Positively impacting society on a global scale through culture awareness, education and action.

During a recent keynote, Jeb Dasteel, Senior Vice President and Chief Customer Officer at Oracle Corporation, said something that gave me pause. “Don’t try to change the culture,” Dasteel urged the hundreds of change agents gathered in a hotel conference room. “Exploit it.”

Dasteel went on to explain that, while building a customer experience strategy inside Oracle — a company that had historically valued its intellectual property more than its customers, he chose to leverage the prevailing engineering mindset instead of trying to change the organizational culture, as so many of us might be tempted to do. “I couldn’t change the culture if I wanted to,” he said.

I was reading some amazing statistics from a Right Management report on talent management that covered global trends, challenges, and priorities. Much has been written about the reduced investment in talent during challenging financial times and the recent re-emergence of interest in effective talent management practices. Unfortunately the culture that currently exists in many organizations will be the single greatest impediment to sustainable talent strategies.

I wrote about the four reasons culture-shaping efforts fail in my previous post (Organizational culture has reached a tipping point, yet many culture change initiatives fail for four key reasons). But what makes them succeed? What makes some culture-change efforts successful where others become simply another ‘flavor of the week’ training session that never translates into real change? This is a subject of great debate and many theories exist.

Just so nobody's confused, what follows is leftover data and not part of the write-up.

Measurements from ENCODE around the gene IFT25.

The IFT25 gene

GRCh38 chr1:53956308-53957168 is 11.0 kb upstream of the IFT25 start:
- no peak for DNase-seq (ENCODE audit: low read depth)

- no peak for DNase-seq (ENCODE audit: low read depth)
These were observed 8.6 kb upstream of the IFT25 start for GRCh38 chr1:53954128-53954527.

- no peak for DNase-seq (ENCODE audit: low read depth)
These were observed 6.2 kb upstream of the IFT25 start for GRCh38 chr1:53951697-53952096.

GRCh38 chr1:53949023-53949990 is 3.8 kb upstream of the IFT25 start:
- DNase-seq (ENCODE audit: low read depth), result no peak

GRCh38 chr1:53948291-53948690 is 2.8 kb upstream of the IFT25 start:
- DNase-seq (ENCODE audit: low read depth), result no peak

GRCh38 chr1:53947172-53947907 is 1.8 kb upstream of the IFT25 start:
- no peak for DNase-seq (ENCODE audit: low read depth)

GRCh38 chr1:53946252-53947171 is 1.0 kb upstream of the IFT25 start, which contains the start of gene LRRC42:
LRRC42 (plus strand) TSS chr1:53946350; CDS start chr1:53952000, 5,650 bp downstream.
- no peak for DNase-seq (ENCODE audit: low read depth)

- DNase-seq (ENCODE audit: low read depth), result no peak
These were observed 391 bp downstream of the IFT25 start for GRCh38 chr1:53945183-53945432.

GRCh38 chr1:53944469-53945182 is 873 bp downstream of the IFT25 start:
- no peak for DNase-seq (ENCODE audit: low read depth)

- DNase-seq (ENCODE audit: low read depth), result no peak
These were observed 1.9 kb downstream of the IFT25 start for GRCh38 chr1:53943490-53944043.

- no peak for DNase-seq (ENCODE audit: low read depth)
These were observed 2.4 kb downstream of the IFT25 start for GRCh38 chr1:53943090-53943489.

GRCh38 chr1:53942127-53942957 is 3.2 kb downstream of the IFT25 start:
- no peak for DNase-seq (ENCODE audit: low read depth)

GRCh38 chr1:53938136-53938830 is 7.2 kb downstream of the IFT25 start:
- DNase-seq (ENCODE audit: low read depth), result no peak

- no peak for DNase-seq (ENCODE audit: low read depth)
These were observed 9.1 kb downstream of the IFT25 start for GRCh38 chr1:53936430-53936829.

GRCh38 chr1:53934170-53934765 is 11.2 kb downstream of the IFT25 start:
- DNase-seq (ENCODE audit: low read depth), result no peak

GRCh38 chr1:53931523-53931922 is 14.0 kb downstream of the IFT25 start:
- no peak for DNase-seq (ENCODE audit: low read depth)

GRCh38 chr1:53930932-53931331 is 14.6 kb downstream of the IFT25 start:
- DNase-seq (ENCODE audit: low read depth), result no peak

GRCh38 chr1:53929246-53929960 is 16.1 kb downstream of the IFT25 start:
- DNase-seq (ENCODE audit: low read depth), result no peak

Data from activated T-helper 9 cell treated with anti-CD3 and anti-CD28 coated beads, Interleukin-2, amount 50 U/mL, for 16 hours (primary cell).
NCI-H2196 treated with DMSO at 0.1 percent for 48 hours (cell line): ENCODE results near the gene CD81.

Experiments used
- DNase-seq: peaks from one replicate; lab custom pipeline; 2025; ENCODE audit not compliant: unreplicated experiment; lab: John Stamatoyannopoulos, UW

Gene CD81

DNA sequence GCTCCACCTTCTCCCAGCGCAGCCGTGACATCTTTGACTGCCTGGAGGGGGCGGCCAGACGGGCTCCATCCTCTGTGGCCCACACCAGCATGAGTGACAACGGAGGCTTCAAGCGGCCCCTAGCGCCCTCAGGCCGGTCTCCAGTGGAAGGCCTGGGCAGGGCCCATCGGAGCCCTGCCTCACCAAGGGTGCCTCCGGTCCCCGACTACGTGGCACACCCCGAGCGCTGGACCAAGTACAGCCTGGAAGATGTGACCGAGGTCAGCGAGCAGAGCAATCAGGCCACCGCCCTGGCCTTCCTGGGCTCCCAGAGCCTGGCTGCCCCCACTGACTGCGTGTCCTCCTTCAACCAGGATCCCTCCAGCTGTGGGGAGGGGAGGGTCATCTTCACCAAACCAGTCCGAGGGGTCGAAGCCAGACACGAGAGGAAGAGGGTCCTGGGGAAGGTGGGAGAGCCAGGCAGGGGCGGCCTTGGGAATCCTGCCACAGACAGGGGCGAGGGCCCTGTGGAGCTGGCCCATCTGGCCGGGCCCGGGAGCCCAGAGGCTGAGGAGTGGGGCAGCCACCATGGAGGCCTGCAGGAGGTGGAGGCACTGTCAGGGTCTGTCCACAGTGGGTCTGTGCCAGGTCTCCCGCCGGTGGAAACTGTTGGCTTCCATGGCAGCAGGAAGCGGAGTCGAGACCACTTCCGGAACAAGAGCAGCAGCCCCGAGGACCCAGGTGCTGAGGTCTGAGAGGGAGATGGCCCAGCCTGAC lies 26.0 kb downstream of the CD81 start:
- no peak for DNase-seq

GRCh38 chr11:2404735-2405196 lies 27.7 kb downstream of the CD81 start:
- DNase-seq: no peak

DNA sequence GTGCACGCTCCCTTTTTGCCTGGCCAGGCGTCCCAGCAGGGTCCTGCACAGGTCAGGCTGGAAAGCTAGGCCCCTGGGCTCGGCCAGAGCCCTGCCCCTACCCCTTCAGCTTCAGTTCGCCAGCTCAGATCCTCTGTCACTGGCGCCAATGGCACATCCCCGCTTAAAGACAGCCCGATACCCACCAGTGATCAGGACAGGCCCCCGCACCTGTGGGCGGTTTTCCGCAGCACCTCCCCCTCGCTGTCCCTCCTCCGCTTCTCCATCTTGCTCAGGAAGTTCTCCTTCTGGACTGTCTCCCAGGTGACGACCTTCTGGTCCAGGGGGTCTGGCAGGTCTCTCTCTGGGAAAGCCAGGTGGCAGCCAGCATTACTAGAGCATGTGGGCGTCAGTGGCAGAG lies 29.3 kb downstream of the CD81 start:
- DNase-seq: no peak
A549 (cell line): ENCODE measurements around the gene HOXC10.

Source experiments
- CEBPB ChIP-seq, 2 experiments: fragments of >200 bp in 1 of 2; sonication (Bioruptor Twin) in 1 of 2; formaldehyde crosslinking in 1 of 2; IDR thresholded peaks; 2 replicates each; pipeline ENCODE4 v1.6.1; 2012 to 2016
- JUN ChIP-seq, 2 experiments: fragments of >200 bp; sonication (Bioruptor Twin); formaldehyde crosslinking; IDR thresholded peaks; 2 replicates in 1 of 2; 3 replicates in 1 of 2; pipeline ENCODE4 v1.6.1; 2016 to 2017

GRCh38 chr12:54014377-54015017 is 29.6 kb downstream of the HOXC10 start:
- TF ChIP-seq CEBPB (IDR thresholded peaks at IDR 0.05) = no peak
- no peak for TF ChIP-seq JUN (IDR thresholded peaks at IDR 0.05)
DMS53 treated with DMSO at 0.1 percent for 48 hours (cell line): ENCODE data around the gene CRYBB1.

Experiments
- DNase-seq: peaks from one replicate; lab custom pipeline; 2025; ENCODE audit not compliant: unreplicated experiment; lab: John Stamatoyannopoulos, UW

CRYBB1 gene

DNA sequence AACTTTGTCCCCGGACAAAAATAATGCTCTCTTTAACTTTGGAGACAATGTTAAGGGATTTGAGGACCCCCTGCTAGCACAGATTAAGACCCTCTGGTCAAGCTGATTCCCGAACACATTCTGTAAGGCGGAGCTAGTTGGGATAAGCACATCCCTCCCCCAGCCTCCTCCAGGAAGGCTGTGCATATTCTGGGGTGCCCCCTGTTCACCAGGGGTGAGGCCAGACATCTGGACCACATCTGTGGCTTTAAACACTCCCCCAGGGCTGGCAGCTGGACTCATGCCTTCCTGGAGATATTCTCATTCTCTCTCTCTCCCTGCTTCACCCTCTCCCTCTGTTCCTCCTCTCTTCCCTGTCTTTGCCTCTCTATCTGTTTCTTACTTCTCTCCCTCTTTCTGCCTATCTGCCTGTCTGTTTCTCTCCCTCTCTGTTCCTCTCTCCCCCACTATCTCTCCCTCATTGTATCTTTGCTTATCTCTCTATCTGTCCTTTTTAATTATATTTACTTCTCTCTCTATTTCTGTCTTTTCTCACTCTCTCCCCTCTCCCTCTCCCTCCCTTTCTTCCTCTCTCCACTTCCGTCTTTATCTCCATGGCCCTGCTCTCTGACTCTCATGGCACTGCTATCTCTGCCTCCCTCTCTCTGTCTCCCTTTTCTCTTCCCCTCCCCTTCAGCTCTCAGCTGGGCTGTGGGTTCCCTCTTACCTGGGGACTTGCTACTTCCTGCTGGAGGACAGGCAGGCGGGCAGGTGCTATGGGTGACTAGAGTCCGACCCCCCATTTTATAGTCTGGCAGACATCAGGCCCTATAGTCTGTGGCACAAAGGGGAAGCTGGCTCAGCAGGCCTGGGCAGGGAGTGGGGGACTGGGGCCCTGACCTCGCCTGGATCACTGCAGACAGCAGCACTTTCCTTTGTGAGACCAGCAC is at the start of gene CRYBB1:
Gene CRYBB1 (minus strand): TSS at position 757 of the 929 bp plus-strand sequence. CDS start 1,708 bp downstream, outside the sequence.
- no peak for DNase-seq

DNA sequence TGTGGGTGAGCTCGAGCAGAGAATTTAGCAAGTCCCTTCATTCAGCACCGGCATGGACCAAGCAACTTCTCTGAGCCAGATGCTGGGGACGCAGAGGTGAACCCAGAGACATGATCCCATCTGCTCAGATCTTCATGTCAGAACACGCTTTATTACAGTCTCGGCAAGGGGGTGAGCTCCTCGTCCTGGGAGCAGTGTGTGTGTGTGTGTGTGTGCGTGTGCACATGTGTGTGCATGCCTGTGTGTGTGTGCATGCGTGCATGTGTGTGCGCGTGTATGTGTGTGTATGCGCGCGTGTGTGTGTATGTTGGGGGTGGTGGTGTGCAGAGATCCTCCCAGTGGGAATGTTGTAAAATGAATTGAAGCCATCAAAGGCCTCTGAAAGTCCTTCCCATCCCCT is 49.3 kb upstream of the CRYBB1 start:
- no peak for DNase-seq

Leaders often struggle with managing approaches to improve engagement and ownership as part of a process that directly impacts results.  Company meetings, one-off engagement activities, and other approaches might work but there is a technique you should build into the fabric of your organization. It’s a relatively simple but powerful process that supports improved engagement, ownership, accountability, and results but some discipline and consistency are required.

At the time you announce the new strategy, reorganization, acquisition, or any significant change into your organization the conversations are likely already underway everywhere in your organization. It is human nature, and brain science has verified, we want to eliminate uncertainty in our lives; therefore, we talk to each other about what is happening around us. If we are not talking, then you can be certain that we are thinking about what is going on around us and not focused on the task at hand resulting in less than normal productivity.  Stated another way, the amount of alignment and clarity in your organization is decreasing.

CEOs continue to publicly proclaim their efforts to manage significant and meaningful culture change. Some miss the mark and show their lack of understanding this critical topic. Others, like Satya Nadella of Microsoft, share a much clearer vision and appear like they truly “get it.”  What separates the visionary and capable culture champions from the vast majority of leaders that don’t understand the culture fundamentals?

My fascination with culture began more than 40 years ago when another young industrial engineer named Jim Delaney and I started a process improvement consulting firm not long after graduating from UCLA. I quickly discovered that it was easier to decide on change than to get people to change. I observed that companies, like people, had personalities, and while some were healthy, most were like dysfunctional families. They had trust issues, turf issues and resistance to change. The difference between working with Sam Walton on the supply chain at Walmart and working with Woolworths was like night and day. It was clear one company would succeed and the other would fail because of the mindset and habits of the firms.